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Evaluation of laparoscopic adhesiolysis for the treatment of experimentally induced adhesions in pony foals

Ludovic P. BouréDepartment of Clinical Studies, Ontario Veterinary College, University of Guelph, Guelph, ON, Canada N1G 2W1.

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Simon G. PearceDepartment of Clinical Studies, Ontario Veterinary College, University of Guelph, Guelph, ON, Canada N1G 2W1.

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Carolyn L. KerrDepartment of Clinical Studies, Ontario Veterinary College, University of Guelph, Guelph, ON, Canada N1G 2W1.

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Jennifer L. LansdowneDepartment of Clinical Studies, Ontario Veterinary College, University of Guelph, Guelph, ON, Canada N1G 2W1.

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Christine A. MartinDepartment of Clinical Studies, Ontario Veterinary College, University of Guelph, Guelph, ON, Canada N1G 2W1.

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Amanda L. HathwayDepartment of Clinical Studies, Ontario Veterinary College, University of Guelph, Guelph, ON, Canada N1G 2W1.

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Jeff L. CaswellDepartment of Pathobiology, Ontario Veterinary College, University of Guelph, Guelph, ON, Canada N1G 2W1.

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Abstract

Objective—To assess the efficacy of laparoscopic adhesiolysis in the treatment of experimentally induced adhesions in foals.

Animals—8 healthy pony foals.

Procedure—Celiotomy was performed and adhesions created at the jejunoileal junction and at sites 0.5 and 1 m proximal to this junction, using a serosal abrasion method. Ten days after celiotomy, exploratory laparoscopy was performed. Laparoscopic adhesiolysis was performed in the treatment group only (4 foals, randomly selected). Thirty days after the exploratory laparoscopy, a final laparoscopic examination was performed, and the foals were euthanatized. The number and characteristics of abdominal adhesions were recorded during laparoscopy 10 and 30 days after celiotomy and during necropsy.

Results—At 30 days after celiotomy, the number of adhesions in the control group was significantly higher than the number in the treatment group. In the control group, all adhesions observed during the exploratory laparoscopy were still evident at the final laparoscopy and necropsy. In the treatment group, adhesions did not form again after separation. During final laparoscopy and necropsy, a focal adhesion between the omentum and site of the initial laparoscope portal was observed in 5 of 8 foals.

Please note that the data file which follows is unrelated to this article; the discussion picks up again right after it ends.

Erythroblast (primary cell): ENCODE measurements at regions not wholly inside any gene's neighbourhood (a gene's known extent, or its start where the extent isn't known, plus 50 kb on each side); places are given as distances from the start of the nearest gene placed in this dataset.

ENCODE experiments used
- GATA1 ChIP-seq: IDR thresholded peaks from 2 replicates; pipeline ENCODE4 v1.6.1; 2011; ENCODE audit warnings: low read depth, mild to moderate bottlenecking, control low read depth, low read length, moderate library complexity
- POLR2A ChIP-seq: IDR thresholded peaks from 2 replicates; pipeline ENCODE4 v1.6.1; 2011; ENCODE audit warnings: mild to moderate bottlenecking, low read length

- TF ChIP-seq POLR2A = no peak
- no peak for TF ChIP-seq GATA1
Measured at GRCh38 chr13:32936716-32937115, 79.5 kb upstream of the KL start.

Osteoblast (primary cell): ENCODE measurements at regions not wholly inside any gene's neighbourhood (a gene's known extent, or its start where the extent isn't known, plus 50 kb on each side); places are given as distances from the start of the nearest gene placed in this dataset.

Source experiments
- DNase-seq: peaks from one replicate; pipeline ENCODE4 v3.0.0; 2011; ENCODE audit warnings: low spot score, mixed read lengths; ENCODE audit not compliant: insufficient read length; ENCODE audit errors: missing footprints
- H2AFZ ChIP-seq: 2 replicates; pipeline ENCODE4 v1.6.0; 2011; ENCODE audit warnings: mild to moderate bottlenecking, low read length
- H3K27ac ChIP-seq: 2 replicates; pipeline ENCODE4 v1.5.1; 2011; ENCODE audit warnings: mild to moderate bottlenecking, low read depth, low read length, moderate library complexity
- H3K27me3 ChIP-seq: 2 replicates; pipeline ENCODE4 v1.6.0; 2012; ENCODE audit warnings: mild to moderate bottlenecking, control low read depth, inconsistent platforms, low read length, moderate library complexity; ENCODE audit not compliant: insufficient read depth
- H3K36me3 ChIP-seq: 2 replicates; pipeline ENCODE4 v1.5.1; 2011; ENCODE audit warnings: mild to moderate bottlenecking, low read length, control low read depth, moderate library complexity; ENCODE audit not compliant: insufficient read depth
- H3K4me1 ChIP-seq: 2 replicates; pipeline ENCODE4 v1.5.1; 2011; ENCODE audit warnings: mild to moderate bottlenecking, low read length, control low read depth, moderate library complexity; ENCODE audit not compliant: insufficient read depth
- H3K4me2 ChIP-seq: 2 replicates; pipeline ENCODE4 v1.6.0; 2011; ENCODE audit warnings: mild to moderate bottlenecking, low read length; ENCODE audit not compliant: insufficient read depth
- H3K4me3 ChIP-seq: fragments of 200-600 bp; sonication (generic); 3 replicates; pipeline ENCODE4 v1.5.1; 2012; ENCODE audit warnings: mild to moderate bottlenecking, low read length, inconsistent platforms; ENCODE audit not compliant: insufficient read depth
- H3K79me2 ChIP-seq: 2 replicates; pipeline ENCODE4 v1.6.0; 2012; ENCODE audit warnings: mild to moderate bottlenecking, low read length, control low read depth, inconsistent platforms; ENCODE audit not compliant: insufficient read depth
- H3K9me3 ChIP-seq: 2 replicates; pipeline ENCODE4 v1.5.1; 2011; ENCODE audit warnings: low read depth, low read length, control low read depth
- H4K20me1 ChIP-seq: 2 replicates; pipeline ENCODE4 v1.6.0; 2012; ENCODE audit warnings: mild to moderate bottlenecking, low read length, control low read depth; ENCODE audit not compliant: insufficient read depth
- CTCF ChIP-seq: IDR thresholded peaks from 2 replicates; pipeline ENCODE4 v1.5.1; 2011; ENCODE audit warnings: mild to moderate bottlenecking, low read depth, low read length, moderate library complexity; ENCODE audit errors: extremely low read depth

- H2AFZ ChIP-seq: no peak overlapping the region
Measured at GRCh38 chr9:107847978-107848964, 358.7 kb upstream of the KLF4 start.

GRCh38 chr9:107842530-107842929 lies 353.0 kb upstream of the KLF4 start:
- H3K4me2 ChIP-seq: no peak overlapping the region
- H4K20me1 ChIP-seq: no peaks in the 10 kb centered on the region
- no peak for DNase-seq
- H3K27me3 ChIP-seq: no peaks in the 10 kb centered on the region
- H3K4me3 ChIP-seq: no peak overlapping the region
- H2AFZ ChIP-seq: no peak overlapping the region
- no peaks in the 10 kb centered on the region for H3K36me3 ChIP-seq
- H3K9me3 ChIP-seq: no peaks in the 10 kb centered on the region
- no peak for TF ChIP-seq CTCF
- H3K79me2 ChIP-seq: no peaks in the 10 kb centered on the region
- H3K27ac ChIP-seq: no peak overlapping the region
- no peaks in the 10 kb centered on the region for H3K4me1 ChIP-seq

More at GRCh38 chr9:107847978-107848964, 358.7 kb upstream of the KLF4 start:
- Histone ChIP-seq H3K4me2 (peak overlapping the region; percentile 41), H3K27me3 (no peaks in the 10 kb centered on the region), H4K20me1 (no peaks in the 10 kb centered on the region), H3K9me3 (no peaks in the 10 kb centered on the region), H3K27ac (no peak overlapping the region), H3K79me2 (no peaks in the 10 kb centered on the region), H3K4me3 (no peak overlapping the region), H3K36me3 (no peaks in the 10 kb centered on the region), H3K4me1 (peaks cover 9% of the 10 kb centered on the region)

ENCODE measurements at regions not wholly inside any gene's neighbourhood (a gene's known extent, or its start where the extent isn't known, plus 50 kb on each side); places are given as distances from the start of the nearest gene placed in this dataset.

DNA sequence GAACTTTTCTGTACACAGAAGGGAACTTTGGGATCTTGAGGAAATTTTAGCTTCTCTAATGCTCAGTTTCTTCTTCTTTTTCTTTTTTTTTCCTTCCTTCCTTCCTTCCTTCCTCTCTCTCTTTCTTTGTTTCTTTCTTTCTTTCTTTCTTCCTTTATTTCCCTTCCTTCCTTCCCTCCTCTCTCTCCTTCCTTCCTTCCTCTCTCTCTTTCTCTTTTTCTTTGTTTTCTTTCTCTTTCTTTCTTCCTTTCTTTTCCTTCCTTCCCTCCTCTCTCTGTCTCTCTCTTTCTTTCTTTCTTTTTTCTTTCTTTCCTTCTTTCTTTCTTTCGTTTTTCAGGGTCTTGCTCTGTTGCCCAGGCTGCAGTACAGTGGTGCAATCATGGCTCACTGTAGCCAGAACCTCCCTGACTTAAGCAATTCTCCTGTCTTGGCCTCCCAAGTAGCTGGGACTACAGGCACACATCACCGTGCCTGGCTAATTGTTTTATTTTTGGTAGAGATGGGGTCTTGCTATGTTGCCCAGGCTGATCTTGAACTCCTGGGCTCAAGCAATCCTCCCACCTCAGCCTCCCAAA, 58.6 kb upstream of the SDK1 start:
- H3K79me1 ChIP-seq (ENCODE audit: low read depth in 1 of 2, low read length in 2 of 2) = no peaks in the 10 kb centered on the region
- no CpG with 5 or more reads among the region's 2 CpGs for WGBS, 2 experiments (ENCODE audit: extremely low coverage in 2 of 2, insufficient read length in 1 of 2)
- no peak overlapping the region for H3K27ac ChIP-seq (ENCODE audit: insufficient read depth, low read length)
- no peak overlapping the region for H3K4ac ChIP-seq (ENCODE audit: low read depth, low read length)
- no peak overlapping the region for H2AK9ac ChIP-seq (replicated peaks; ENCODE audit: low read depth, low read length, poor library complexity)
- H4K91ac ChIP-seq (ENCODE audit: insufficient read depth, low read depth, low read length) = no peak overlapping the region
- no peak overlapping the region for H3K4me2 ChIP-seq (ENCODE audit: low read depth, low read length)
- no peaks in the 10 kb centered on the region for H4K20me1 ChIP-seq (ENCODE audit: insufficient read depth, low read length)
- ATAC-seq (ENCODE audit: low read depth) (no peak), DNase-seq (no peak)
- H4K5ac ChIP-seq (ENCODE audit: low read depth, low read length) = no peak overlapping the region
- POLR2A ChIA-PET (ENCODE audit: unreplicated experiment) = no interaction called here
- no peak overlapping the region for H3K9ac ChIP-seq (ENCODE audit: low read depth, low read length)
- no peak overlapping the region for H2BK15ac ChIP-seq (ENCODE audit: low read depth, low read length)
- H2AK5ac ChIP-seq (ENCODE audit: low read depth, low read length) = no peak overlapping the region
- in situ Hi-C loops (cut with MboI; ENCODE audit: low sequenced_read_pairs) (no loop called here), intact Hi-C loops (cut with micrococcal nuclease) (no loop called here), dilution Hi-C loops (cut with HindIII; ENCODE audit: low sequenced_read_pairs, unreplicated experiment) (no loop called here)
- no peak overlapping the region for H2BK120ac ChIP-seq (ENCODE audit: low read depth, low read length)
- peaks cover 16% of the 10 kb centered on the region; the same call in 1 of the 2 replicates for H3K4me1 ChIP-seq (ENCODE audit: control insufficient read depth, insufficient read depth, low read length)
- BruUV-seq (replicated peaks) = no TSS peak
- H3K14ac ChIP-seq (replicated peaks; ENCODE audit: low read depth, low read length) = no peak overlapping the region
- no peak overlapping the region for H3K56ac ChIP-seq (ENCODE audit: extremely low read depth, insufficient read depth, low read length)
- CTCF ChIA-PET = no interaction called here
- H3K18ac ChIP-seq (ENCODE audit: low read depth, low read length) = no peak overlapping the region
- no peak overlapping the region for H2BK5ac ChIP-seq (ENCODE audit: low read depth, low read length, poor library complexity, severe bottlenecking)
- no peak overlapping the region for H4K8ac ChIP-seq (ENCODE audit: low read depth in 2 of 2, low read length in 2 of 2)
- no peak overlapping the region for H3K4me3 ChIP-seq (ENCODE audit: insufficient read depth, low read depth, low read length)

Conclusions and Clinical Relevance—The serosal abrasion model is useful for studying abdominal adhesions in foals. Laparoscopic adhesiolysis was an effective technique to break down experimentally induced adhesions in the early maturation stage of formation in pony foals. Studies are required to investigate prevention of de novo adhesions at the laparoscope portal sites. (Am J Vet Res 2002;63:289–294)

Abstract

Objective—To assess the efficacy of laparoscopic adhesiolysis in the treatment of experimentally induced adhesions in foals.

Animals—8 healthy pony foals.

Procedure—Celiotomy was performed and adhesions created at the jejunoileal junction and at sites 0.5 and 1 m proximal to this junction, using a serosal abrasion method. Ten days after celiotomy, exploratory laparoscopy was performed. Laparoscopic adhesiolysis was performed in the treatment group only (4 foals, randomly selected). Thirty days after the exploratory laparoscopy, a final laparoscopic examination was performed, and the foals were euthanatized. The number and characteristics of abdominal adhesions were recorded during laparoscopy 10 and 30 days after celiotomy and during necropsy.

Results—At 30 days after celiotomy, the number of adhesions in the control group was significantly higher than the number in the treatment group. In the control group, all adhesions observed during the exploratory laparoscopy were still evident at the final laparoscopy and necropsy. In the treatment group, adhesions did not form again after separation. During final laparoscopy and necropsy, a focal adhesion between the omentum and site of the initial laparoscope portal was observed in 5 of 8 foals.

Conclusions and Clinical Relevance—The serosal abrasion model is useful for studying abdominal adhesions in foals. Laparoscopic adhesiolysis was an effective technique to break down experimentally induced adhesions in the early maturation stage of formation in pony foals. Studies are required to investigate prevention of de novo adhesions at the laparoscope portal sites. (Am J Vet Res 2002;63:289–294)